The other day I watched Shun Li and the Poet, a film about a Chinese woman working in northern Italy who befriends a fisherman who emigrated there from Yugoslavia thirty years ago. Neither of these characters are given much explicit backstory. We know that Shun Li’s father was a fisherman and we know that Bepi, the fisherman, has a son and two grandchildren. The setting itself features prominently in the film, as you can see from the screenshots below.
The wide lenses used for the film allow us to see the setting provided for the characters. This, combined with the haze that always permeates the island-town of Chioggia, gives us some striking backgrounds.
This is the shot that appears on the poster for the film. Shun Li is walking to work, wearing the high green wellies that every inhabitant of the island owns and carrying her bright red umbrella. Usually, Shun Li is somber and reserved. Not in this scene. She splashes around happily, taking delight in all the little idiosyncrasies of the town.
There are many great shots of the sea in the film, or rather, of the lagoon. Especially when the mist presses right up against the water, the lagoon has a extraterrestrial look to it. I chose this shot because Coppe’s red sweater provides a nice contrast to the smooth, grey water around him.
This shot is one of my favorites in the film, even though it’s not as pretty as the others. Shun Li is warned by her supervisors that she must stop spending time with Bepi, because the locals are beginning to gossip and it will reflect badly on the Chinese. The camera moves forward and around the table until it faces Shun Li as she sits bracketed by the two men. Mirrors appear in a lot of the scenes in the movie. In this one, the mirror on the back wall shows Shun Li small and inconsequential while the two men loom in the shadows.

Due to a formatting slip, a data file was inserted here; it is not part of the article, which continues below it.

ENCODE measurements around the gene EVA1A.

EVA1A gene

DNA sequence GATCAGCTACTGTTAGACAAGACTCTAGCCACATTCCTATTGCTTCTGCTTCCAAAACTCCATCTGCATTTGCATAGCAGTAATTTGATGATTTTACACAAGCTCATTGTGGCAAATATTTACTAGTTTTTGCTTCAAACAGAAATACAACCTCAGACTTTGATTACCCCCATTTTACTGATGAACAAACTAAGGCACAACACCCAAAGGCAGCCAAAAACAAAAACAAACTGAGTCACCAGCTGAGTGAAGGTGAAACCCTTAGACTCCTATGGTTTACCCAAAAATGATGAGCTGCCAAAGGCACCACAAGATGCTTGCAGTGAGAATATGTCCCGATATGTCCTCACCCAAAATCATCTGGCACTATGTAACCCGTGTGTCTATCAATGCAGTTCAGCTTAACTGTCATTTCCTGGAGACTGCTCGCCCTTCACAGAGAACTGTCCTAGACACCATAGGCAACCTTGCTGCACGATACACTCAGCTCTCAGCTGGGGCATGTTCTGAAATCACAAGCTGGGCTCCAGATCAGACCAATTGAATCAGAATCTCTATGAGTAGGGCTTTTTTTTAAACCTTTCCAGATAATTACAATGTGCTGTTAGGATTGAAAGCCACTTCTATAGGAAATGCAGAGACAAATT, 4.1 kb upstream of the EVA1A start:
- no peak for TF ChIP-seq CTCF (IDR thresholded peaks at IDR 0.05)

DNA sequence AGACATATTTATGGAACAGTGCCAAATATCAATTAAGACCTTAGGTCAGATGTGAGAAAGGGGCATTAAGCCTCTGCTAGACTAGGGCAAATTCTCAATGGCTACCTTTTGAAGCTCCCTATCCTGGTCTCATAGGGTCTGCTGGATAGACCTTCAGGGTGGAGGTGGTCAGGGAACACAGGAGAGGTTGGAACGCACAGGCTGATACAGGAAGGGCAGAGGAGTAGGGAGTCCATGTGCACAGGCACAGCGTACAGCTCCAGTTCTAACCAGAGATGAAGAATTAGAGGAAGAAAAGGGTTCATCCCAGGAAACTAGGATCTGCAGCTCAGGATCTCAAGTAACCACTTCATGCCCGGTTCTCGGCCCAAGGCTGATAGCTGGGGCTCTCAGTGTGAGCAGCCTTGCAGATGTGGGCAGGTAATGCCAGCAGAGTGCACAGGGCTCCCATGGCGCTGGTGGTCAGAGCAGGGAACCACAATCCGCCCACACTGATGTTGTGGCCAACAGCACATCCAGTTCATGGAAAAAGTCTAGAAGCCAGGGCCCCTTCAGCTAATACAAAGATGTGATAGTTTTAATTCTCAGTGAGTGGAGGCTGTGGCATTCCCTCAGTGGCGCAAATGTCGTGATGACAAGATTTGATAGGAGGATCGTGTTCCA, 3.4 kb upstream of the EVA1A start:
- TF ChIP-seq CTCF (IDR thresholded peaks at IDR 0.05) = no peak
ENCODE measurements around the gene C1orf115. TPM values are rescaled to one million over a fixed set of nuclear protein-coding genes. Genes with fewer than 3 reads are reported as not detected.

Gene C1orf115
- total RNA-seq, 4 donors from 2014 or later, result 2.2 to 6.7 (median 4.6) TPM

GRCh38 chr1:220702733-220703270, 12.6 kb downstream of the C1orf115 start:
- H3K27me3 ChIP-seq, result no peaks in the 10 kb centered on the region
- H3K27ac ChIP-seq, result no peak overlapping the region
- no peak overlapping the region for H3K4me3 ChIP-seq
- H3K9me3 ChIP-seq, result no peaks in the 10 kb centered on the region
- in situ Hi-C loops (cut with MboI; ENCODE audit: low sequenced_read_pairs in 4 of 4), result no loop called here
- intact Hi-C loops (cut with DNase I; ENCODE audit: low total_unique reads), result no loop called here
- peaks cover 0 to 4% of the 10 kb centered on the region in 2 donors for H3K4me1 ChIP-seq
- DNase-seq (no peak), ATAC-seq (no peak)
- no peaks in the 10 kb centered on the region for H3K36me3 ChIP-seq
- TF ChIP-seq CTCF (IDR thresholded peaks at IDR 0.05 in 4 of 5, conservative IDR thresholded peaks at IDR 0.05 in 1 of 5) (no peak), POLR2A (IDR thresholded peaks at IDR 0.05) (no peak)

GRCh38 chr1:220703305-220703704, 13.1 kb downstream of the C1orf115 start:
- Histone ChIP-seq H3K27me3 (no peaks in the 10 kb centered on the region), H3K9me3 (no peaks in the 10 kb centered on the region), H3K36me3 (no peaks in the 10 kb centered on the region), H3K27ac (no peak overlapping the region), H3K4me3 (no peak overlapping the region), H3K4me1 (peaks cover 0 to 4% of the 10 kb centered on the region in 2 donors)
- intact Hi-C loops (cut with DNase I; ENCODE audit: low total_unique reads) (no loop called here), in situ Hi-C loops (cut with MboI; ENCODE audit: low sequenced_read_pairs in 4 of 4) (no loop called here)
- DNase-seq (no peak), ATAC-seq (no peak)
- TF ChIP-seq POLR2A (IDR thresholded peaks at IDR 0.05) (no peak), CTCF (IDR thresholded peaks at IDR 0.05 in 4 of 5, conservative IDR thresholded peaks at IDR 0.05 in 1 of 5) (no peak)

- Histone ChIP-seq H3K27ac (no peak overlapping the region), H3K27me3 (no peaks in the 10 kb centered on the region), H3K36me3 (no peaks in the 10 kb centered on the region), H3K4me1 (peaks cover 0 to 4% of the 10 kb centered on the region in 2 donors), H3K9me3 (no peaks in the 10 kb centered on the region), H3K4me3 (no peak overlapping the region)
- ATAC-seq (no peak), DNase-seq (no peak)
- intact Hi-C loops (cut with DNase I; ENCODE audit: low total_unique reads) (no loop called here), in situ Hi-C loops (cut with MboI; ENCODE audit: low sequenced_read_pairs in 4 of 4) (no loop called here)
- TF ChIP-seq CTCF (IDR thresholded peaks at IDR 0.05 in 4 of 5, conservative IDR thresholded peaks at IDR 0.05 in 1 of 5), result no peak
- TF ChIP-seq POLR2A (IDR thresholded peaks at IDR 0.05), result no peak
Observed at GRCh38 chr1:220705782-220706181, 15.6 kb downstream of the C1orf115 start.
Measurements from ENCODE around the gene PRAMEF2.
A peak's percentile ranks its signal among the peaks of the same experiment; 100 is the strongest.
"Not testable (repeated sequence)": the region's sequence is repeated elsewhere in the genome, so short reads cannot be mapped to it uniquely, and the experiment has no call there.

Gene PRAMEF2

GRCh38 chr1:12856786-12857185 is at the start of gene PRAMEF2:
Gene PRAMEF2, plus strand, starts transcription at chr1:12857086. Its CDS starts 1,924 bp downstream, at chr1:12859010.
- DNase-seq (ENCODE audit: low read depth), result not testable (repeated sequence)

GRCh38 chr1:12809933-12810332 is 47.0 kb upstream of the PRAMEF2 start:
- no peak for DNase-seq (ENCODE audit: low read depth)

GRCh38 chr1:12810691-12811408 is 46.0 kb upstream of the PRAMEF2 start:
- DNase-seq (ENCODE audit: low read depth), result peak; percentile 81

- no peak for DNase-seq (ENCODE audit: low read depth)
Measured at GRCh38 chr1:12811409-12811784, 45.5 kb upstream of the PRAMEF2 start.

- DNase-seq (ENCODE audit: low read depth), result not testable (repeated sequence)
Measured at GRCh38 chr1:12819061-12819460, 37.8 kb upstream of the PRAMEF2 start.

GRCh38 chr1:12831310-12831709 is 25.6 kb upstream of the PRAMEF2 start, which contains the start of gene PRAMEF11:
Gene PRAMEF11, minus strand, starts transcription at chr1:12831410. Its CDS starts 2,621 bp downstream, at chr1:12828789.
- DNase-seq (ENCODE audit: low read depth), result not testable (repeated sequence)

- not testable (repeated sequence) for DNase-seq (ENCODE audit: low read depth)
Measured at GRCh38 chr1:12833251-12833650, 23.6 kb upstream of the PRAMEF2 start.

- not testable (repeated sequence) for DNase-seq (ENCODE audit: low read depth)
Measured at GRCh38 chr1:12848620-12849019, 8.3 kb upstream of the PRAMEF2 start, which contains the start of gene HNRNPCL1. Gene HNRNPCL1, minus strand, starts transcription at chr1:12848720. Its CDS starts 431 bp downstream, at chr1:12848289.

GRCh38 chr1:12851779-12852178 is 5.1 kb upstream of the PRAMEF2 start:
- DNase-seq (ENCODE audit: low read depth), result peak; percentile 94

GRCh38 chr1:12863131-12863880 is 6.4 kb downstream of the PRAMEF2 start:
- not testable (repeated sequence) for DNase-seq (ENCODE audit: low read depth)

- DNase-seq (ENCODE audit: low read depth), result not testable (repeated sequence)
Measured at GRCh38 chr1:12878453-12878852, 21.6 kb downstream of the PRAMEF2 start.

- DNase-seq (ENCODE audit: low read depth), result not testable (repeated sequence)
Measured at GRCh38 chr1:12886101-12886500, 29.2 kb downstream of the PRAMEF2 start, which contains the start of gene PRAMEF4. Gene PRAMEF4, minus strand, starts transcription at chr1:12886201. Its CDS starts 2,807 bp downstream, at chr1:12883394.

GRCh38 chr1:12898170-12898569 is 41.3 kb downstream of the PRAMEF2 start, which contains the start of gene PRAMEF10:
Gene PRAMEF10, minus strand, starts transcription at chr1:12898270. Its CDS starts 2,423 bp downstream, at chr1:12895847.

The haze in the atmosphere gives all the outdoor scenes a certain tactility or three-dimensionality. There are other shots in this scene that give a better angle of the beautiful buildings in the background, but this close-up gives us a look into Shun Li’s eyes as she receives some bad news and then pulls up the hood of her coat around her face. It is an understated reaction in an understated film.